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    schealthagent Super Genius

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    Somarco,

    I was asking JBAGE007 why he hates 'em so much. It is hard not to get hung up when someone asks you point blank. What do you tell them?
     
  9. somarco
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    somarco That Medicare Expert Guy

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    I pre-screen everything that is questionable. If someone specifically asks about turf toe (to use your example) I do a pre-screen with the underwriter.

    Assurant: "Routine hearing care, routine vision care, vision therapy, surery to correct vision, routine foot care or foot orthotics."

    Similar language with BCBS.


    I don't know of any carrier that covers ROUTINE care. Medical care following an injury or illness is different.
     
    somarco, Apr 15, 2008
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  10. jbage007
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    jbage007 Guru

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    Here is just one teenie weenie example. You will have to note that this is not something "in the policy" so to speak. I have hinted to you folks that you have to look beyond the wording of a contract to try and get a glimpse into the soul of the company.

    Part of the problems, a big part really, with Golden Rule was that it was a mickey mouse company for many, many years. It was family owned forever, and well, that's never a good sign, generally speaking.

    Any of you who care to do so can verify this fact: Golden Rule has in fact pulled out of several states.

    As you know, companies are not allowed to cancel individual contracts--they can only cancel one family if they withdraw from a state (I'm oversimplifying for the sake of certain posters on this board).
    :nah:
    One of my clients in Louisiana is someone who was personally impacted by Golden Rule's departure from that state. His wife had just developed breast cancer, while being insured with Golden Rule. Within months of the original diagnosis, these folks were shocked and dismayed to find that their individual insurance was being canceled--because their company was pulling out of the state. (Why were they withdrawing, you might ask? Hint: It was not exactly voluntary, and Louisiana is not exactly the friendliest state for litigation, if you catch my drift.)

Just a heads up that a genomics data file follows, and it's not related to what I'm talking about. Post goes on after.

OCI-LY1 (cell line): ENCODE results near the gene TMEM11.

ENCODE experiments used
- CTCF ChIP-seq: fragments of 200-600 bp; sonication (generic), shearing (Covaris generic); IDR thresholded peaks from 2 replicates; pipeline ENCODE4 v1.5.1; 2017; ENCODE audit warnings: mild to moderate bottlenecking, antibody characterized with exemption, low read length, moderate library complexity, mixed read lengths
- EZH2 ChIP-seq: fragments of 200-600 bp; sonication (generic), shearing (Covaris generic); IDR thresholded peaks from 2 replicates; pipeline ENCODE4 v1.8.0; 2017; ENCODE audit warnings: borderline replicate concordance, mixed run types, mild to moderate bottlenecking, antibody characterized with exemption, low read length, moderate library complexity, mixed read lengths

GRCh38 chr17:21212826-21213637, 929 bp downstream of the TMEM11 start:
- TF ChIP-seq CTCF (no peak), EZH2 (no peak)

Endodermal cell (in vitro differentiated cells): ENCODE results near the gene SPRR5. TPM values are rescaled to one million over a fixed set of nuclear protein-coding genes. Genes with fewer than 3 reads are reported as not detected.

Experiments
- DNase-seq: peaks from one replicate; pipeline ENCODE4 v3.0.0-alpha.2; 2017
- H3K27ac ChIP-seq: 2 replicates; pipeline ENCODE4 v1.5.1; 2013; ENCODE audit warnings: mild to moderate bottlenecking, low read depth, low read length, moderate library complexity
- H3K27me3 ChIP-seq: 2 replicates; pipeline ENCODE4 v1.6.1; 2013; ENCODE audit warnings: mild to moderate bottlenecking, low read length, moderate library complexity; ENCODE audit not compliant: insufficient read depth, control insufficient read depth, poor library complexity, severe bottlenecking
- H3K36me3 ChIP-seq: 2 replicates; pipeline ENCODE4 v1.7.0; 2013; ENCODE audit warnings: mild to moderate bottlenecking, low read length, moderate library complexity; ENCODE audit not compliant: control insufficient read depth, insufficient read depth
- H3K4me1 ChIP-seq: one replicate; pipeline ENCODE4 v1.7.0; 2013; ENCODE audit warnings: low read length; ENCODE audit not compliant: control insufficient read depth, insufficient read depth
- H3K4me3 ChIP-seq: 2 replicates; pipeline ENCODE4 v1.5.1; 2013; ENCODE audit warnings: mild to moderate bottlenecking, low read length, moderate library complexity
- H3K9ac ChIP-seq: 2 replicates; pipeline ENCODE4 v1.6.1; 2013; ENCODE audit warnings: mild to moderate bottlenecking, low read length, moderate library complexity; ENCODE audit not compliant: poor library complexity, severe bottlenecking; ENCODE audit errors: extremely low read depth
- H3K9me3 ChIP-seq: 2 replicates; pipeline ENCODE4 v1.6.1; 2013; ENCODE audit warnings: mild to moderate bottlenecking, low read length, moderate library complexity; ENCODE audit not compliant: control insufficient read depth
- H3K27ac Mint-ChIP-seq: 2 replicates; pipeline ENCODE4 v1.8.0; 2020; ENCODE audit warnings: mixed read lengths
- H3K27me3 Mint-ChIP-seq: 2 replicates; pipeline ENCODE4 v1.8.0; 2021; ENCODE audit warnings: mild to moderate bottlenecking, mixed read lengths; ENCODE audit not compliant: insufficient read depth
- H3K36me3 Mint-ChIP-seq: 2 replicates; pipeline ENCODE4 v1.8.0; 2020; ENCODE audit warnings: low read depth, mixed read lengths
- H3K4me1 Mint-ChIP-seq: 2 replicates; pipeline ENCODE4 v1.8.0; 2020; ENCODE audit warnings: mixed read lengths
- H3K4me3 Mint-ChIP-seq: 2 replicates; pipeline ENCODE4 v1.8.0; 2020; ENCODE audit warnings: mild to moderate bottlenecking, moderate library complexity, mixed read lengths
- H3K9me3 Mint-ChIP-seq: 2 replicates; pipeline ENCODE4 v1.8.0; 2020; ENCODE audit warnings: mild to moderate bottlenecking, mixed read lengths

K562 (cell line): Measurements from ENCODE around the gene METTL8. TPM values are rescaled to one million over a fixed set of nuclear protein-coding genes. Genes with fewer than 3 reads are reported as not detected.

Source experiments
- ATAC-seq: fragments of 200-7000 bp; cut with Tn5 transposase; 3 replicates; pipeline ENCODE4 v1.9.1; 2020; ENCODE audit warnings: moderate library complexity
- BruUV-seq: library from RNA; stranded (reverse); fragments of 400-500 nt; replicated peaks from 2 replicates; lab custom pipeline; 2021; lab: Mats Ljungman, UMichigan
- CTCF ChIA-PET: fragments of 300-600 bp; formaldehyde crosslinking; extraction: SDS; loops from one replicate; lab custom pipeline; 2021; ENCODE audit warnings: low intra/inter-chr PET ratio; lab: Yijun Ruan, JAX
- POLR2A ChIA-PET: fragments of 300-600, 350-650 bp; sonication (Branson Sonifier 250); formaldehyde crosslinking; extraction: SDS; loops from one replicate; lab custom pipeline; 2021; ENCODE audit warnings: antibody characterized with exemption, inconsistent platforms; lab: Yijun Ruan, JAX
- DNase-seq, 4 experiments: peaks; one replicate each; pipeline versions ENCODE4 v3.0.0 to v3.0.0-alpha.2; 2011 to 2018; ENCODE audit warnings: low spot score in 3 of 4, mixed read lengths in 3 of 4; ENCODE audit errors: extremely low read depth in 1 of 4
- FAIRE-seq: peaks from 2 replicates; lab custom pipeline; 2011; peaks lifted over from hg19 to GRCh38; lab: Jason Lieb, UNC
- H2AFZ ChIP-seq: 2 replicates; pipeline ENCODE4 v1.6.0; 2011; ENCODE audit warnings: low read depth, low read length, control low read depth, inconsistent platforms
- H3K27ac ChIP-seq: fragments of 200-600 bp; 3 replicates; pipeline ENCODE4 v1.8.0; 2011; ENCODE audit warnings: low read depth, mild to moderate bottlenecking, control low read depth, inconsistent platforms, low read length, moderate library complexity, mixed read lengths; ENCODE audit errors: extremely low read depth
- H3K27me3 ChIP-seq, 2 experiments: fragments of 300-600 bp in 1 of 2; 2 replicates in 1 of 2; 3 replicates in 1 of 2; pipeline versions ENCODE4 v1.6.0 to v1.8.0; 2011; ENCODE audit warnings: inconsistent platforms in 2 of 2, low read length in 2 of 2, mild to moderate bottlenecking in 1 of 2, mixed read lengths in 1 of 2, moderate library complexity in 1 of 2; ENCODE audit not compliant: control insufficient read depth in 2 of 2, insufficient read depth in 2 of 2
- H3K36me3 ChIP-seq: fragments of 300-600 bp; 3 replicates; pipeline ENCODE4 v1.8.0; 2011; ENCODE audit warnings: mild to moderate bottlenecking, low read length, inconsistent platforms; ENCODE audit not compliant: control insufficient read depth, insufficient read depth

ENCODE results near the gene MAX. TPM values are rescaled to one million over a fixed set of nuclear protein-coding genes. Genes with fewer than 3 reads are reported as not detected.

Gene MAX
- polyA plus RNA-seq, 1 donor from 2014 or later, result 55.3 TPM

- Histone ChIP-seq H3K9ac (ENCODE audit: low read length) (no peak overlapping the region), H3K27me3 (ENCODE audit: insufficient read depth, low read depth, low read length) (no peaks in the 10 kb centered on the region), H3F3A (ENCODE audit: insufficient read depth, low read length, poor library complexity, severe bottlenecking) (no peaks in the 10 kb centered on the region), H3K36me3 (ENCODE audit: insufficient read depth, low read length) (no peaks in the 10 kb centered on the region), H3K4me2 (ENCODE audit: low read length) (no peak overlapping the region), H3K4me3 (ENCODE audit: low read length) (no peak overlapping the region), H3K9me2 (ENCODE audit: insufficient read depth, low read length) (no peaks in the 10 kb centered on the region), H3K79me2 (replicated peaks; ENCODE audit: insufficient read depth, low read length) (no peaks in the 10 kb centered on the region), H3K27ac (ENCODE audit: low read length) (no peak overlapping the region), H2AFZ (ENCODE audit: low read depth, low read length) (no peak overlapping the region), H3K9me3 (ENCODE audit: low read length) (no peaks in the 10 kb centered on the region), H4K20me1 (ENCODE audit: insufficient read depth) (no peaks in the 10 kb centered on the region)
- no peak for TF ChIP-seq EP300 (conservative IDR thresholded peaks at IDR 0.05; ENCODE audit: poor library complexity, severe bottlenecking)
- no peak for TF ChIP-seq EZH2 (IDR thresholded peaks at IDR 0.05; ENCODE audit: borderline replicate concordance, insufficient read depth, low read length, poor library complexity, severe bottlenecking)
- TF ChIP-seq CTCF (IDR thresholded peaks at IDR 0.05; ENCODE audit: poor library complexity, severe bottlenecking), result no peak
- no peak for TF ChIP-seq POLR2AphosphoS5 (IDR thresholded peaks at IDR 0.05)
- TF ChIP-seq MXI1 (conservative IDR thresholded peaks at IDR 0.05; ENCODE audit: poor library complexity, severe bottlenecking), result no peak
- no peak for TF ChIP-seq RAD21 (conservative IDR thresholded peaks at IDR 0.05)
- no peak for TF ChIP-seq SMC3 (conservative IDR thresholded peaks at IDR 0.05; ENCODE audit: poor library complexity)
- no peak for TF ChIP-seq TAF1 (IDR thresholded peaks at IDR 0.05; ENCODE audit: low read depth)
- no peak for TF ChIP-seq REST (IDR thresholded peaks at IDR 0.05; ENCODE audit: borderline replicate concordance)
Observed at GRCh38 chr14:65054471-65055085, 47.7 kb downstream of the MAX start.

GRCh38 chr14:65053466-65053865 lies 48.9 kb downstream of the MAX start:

Now tell me, what are the chances that the wife of a self employed person is going to be able to get any kind of insurance coverage after being diagnosed with breast cancer and while just beginning treatment?
    :mad:

    Withdrawing from a state is not something a legitimate company does on a routine basis. Company "X" (which shall remain nameless) has NEVER withdrawn from a state. Couldn't they do it tomorrow? Certainly. But this is where you have to look into the soul of a company and see what those people are really like who run that company.

    This is only one of countless horror stories I could recant about the good ole' boys in Indianapolis.

    Anyone ever heard of Medical Savings Ins. Co.? Ha. Now that's a good one. No, it's not exactly the "same" company as Golden Rule. But check out that company's history--see what happened to it after a certain Mr. Rooney took it over. Pathetic. Useless excuse of an insurance company.

    Granted, it's a new day at Golden Rule. But the problem is the same people remain in prominent positions at that company, with some exceptions of course. Over time, the company may actually become a legitimate player. But for now, it's not worth the risk in my book.

    MY REPUTATION IS TOO IMPORTANT TO STAKE IT ON A BUNCH OF NO-GOODERS WHO HAVE PROVEN THEIR PROPENSITY TO ACT IN THE MOST UNPROFESSIONAL MANNER.

    Back to the foot thing. Toe turf is an "accident." Just like a broken ankle in that regard. Not routine foot care, which virtually no company is going to cover--and some will put it out there in writing plain as day. Others try to play hide the ball -- give an agent the chance to spin the yarn, and it indeed is going to happen. That's why I prefer the approach of the companies that are as straight-up as possible about what they will not cover.

    Because you just can't trust health agents don't you know? :jiggy: